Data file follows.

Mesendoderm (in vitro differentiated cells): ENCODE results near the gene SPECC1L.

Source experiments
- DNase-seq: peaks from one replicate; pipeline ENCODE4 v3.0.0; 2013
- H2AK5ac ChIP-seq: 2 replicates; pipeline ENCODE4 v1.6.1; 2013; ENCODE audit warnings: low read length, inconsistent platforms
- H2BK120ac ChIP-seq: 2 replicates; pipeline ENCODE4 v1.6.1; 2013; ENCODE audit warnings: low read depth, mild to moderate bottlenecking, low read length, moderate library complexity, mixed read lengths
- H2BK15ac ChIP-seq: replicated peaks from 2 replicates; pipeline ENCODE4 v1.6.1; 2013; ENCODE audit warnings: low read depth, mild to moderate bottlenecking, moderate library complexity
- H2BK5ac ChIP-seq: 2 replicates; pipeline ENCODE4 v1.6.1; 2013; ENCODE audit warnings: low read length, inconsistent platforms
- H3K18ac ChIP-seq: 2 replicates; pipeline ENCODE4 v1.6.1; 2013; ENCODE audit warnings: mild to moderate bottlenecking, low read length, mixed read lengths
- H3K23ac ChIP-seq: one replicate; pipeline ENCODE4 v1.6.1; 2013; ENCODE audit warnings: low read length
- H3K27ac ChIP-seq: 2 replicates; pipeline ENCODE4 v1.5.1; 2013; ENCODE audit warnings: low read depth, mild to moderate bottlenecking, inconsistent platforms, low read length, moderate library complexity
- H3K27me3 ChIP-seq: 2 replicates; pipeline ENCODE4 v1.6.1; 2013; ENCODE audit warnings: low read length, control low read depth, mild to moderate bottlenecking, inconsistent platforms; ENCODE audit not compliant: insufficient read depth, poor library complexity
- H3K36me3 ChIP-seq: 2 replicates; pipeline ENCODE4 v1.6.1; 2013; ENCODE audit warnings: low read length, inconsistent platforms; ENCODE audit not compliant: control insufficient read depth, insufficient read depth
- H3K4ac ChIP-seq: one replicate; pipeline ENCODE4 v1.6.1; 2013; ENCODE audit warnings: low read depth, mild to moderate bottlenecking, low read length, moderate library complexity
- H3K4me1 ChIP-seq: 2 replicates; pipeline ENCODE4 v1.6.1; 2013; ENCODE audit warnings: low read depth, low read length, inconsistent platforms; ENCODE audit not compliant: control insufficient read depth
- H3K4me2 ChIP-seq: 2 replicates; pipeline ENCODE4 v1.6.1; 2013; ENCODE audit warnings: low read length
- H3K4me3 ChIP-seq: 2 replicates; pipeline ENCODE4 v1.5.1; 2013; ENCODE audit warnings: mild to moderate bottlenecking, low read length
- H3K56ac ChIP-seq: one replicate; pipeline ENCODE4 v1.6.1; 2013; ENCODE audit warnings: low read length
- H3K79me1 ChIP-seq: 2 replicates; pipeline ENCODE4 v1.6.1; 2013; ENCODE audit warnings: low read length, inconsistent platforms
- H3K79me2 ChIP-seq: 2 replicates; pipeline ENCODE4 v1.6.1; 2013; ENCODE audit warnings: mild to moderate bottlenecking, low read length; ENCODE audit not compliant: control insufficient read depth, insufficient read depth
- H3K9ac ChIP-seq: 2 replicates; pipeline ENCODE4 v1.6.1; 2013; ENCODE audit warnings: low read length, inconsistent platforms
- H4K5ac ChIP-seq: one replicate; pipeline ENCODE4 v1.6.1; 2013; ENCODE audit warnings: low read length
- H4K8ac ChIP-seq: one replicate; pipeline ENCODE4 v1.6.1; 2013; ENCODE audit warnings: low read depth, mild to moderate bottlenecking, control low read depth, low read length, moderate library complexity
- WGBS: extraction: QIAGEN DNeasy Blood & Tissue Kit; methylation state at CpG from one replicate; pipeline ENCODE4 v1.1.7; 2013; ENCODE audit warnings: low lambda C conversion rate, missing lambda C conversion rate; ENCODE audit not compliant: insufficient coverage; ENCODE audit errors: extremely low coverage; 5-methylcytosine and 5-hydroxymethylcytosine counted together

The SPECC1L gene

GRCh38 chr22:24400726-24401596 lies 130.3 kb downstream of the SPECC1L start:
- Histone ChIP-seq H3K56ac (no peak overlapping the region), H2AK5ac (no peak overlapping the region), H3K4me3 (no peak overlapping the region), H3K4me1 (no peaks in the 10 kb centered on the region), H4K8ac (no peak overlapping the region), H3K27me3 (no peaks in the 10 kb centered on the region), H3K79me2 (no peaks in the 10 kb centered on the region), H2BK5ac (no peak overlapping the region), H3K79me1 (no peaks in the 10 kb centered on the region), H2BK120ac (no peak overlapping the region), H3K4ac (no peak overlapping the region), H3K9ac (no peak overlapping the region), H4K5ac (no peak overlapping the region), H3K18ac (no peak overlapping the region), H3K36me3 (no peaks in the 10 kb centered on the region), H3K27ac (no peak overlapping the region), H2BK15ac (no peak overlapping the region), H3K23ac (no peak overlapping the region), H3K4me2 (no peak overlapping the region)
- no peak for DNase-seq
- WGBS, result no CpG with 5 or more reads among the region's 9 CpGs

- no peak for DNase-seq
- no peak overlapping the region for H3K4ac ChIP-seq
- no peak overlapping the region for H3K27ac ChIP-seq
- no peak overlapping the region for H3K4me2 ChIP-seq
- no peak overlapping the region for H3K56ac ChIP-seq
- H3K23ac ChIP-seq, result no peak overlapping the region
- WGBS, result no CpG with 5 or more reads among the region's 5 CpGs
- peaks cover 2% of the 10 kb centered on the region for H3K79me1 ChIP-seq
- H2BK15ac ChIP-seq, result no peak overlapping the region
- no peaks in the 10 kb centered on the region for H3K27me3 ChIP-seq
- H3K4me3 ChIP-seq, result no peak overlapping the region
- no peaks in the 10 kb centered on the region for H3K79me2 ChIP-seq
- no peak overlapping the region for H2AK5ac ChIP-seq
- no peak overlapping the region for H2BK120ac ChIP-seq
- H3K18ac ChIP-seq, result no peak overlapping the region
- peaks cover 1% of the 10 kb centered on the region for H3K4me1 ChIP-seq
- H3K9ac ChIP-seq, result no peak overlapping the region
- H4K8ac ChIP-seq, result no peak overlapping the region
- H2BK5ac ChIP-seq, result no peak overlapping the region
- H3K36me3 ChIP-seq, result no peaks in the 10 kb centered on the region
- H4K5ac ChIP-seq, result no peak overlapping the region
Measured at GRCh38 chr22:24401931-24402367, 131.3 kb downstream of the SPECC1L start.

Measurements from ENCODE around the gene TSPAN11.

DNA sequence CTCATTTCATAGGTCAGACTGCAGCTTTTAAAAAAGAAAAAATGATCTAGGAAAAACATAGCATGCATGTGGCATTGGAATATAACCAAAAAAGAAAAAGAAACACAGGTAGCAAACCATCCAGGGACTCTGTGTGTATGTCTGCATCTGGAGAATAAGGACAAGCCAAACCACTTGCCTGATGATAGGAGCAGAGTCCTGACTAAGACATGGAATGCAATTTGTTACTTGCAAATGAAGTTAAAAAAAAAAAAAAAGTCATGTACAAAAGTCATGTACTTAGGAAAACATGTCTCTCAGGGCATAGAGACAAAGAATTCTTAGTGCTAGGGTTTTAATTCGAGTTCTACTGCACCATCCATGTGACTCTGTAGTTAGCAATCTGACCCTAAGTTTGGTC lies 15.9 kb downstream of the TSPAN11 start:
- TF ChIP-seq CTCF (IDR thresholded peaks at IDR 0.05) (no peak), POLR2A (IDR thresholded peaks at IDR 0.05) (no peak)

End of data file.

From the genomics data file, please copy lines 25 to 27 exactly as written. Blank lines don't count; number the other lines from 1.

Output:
GRCh38 chr22:24400726-24401596 lies 130.3 kb downstream of the SPECC1L start:
- Histone ChIP-seq H3K56ac (no peak overlapping the region), H2AK5ac (no peak overlapping the region), H3K4me3 (no peak overlapping the region), H3K4me1 (no peaks in the 10 kb centered on the region), H4K8ac (no peak overlapping the region), H3K27me3 (no peaks in the 10 kb centered on the region), H3K79me2 (no peaks in the 10 kb centered on the region), H2BK5ac (no peak overlapping the region), H3K79me1 (no peaks in the 10 kb centered on the region), H2BK120ac (no peak overlapping the region), H3K4ac (no peak overlapping the region), H3K9ac (no peak overlapping the region), H4K5ac (no peak overlapping the region), H3K18ac (no peak overlapping the region), H3K36me3 (no peaks in the 10 kb centered on the region), H3K27ac (no peak overlapping the region), H2BK15ac (no peak overlapping the region), H3K23ac (no peak overlapping the region), H3K4me2 (no peak overlapping the region)
- no peak for DNase-seq